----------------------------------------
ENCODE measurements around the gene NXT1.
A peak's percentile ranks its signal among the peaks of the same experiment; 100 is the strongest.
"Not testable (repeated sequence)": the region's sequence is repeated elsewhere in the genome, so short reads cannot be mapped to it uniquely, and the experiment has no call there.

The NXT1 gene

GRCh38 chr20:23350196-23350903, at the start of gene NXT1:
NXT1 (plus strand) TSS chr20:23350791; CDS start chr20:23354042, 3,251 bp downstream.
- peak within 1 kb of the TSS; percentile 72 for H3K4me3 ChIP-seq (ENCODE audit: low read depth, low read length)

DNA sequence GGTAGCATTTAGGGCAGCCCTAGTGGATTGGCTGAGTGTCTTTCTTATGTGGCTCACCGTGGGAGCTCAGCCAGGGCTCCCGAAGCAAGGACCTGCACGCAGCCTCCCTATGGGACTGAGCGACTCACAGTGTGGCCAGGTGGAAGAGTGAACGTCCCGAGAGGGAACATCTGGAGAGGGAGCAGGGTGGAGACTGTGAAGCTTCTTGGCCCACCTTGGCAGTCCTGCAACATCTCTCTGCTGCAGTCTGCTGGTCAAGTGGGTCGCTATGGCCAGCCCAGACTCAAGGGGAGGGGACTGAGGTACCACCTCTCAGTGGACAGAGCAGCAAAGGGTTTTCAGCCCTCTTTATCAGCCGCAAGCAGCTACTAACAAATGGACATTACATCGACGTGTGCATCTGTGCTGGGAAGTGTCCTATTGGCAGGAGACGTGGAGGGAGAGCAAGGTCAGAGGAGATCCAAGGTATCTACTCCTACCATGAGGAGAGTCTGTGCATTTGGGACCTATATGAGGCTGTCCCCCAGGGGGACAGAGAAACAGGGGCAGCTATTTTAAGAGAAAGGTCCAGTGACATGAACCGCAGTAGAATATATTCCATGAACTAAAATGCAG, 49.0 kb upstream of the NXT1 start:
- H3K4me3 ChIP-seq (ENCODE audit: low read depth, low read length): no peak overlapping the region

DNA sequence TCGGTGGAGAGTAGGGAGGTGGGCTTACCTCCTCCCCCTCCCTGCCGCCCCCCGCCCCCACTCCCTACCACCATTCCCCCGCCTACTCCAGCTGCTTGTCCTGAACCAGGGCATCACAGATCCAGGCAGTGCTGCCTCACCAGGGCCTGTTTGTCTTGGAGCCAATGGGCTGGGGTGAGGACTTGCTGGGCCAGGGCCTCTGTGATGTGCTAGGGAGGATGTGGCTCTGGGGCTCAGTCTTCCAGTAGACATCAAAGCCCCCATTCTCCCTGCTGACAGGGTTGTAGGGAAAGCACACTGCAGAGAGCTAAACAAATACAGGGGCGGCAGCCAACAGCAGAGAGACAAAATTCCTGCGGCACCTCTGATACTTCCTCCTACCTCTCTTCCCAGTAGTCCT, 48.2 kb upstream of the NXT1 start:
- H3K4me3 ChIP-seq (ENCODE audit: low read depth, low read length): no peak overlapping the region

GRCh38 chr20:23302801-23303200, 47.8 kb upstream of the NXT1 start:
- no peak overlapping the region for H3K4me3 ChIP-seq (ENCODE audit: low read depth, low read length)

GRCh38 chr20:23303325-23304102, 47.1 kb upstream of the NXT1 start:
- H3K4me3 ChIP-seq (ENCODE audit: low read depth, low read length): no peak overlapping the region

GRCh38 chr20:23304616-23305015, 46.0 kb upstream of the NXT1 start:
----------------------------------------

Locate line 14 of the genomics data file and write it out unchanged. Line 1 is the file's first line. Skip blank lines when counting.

GRCh38 chr20:23303325-23304102, 47.1 kb upstream of the NXT1 start: